The Washington Capitals extended defenseman Karl Alzner Wednesday to a four-year contract extension of $11.2 million.
This is the only major task that general manager George McPhee had to handle this summer from the free agency side of things, as far as I’m concerned. Karl Alzner is the silent workhorse for the Caps, and he is entering his prime. With the Caps already somewhat shaky on the back-end, extending the contract of a solid shut down defender who is in his prime was an absolute must. I can’t numerically breakdown Alzner’s season any better than the guys (and gal) over at Japer’s Rink did, so here is that link: http://www.japersrink.com/2013/5/20/4332038/2013-season-review-karl-alzner-capitals. This was part of the reason that GMGM didn’t participate much in the rest of free agency; Alzner’s extension was too important, and the remaining salary cap space the Caps have had to be reserved for it (along with Mojo’s, presumably.)
Every off-season, there are generally one or two things for a franchise to do before heading into the next season that are “no brainers.” These couple tasks usually lead fans to frantically pace back and forth until they are complete, because smart fans know that failing to come through on a “no brainer” will always set your franchise back. Certain moves can be discussed and debated, but even fans know “no-brainers” when they see them. This Alzner extension was the Caps version of that this year, so we should all at least award GMGM a golf-clap for this tap-in. Being a D.C. sports fan, I’m well accustomed to seeing my teams go out of their way to blow a “no brainer” move. The habit has been ingrained in Washington Redskins for the better part of my life (stay strong, RG.) I’m still not sure how Ernie Grunfeld has a job with the Wizards. The Nats are still in their infancy, and Orioles owner Peter Angelos tried for a long time to shovel dirt on his club.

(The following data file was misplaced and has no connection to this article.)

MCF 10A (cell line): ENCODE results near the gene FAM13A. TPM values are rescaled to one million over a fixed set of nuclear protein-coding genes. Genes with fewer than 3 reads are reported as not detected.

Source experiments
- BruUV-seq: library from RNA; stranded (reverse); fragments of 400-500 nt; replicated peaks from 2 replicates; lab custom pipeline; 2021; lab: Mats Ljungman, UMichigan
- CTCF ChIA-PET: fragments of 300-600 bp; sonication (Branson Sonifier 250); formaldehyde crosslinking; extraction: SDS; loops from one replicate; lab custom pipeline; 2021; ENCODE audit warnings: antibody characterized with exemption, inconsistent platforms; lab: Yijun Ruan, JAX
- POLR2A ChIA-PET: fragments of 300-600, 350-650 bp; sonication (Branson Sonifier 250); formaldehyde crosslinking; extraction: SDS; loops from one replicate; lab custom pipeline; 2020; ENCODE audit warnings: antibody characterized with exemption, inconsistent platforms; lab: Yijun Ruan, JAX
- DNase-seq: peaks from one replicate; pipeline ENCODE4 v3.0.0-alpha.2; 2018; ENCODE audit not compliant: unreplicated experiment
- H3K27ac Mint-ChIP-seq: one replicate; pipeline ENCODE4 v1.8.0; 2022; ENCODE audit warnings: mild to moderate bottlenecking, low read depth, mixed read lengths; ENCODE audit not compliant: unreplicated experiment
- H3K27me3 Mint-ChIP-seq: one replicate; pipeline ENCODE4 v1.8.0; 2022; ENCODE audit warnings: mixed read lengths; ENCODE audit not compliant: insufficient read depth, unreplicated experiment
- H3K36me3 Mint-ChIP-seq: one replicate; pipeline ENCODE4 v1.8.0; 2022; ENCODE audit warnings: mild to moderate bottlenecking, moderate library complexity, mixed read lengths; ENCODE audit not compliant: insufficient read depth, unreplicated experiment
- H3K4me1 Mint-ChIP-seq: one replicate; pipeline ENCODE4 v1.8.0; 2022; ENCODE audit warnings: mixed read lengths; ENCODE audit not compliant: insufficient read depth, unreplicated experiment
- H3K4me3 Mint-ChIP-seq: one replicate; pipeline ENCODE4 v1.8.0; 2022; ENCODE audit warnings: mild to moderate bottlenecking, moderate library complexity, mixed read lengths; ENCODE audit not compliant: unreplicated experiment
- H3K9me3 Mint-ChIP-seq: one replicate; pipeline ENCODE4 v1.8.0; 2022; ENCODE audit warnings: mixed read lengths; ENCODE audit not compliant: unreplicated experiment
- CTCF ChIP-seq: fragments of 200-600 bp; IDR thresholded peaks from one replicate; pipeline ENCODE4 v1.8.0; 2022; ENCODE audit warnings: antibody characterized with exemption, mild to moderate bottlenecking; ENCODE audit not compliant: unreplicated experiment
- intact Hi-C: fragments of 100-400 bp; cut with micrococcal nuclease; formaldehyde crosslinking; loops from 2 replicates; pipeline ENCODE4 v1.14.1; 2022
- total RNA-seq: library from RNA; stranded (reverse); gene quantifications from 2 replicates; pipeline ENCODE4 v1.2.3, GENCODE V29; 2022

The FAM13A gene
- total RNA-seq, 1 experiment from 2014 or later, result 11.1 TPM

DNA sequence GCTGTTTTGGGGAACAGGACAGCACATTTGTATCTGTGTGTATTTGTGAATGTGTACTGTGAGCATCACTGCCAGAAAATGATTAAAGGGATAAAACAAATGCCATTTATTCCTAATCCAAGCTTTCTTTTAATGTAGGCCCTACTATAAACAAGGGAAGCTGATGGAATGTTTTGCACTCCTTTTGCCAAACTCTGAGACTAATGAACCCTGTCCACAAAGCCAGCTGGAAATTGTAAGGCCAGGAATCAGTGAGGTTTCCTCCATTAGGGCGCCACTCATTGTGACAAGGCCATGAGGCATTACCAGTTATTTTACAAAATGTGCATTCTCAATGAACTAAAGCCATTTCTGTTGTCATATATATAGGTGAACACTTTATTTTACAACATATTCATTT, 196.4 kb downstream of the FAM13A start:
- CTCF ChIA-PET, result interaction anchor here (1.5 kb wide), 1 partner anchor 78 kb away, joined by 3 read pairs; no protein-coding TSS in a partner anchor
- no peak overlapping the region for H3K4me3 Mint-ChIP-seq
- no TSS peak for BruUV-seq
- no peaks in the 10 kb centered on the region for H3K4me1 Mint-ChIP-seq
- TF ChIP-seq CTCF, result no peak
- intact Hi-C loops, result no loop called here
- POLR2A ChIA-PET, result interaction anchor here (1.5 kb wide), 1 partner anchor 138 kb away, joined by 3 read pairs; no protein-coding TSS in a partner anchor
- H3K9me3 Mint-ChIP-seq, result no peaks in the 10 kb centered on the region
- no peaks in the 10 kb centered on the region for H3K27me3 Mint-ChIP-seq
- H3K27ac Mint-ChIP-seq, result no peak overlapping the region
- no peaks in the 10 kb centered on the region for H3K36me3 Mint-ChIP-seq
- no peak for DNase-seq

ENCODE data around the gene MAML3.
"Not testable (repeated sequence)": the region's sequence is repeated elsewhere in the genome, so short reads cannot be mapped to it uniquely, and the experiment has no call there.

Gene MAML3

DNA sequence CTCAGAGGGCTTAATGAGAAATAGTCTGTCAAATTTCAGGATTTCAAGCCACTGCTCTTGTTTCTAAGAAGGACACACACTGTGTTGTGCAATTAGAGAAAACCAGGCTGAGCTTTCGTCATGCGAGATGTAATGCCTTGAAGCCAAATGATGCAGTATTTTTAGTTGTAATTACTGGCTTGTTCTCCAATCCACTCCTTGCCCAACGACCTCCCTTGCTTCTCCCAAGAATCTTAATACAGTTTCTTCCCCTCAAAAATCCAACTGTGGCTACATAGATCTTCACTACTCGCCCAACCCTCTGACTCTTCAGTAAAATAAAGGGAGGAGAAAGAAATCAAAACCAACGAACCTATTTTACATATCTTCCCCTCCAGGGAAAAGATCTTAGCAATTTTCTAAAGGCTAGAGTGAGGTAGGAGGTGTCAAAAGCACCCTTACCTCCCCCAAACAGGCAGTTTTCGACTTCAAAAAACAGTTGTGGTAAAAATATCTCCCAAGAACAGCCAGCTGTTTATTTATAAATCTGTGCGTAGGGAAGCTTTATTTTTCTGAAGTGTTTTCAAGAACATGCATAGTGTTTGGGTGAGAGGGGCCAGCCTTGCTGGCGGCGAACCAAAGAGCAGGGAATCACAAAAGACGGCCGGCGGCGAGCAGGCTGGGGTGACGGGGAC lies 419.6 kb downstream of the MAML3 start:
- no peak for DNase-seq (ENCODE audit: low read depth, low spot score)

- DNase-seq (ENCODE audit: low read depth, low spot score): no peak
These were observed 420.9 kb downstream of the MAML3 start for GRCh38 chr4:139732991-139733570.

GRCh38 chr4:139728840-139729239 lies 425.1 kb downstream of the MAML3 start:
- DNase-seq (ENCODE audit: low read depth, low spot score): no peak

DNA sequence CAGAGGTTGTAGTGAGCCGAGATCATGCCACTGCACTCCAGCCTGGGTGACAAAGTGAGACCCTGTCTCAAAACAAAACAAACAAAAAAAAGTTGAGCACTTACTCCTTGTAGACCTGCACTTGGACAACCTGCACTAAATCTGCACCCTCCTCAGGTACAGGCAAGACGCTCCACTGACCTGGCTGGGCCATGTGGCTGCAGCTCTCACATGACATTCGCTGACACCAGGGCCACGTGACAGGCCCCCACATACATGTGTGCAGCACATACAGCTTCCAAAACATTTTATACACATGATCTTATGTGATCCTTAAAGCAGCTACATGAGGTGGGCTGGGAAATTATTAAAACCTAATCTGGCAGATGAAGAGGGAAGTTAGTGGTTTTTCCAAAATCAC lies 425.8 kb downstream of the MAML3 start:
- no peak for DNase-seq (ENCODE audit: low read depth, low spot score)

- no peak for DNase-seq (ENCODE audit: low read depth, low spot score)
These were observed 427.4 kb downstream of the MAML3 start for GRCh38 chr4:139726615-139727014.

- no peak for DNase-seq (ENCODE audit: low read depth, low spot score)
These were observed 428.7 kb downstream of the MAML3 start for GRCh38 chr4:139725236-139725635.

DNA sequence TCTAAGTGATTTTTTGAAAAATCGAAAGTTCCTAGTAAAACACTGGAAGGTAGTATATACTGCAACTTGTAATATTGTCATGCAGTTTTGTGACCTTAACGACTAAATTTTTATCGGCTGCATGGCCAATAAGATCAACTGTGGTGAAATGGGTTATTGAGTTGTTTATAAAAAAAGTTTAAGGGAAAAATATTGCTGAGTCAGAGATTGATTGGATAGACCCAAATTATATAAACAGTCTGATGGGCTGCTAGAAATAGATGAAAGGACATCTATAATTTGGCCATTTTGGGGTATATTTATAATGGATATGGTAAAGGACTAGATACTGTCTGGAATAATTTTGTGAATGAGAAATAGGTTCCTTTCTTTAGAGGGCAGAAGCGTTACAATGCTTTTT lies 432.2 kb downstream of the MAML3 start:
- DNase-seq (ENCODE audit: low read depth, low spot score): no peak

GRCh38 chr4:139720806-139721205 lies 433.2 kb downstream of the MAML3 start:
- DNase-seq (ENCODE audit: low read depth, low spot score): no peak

Extending Alzner isn’t a move that’s going to lead directly to a Cup, but it’s a move that, if bundled with other similarly smart moves, can lead to consistent contending (FYI: when your high-water mark is the second round of the playoffs, you aren’t contending.)
Karl will remain a Cap for hopefully a while. Other than observing prospects, all that seems left for McPhee this summer is Marcus Johansson’s contract situation, and what to do with it. We will discuss.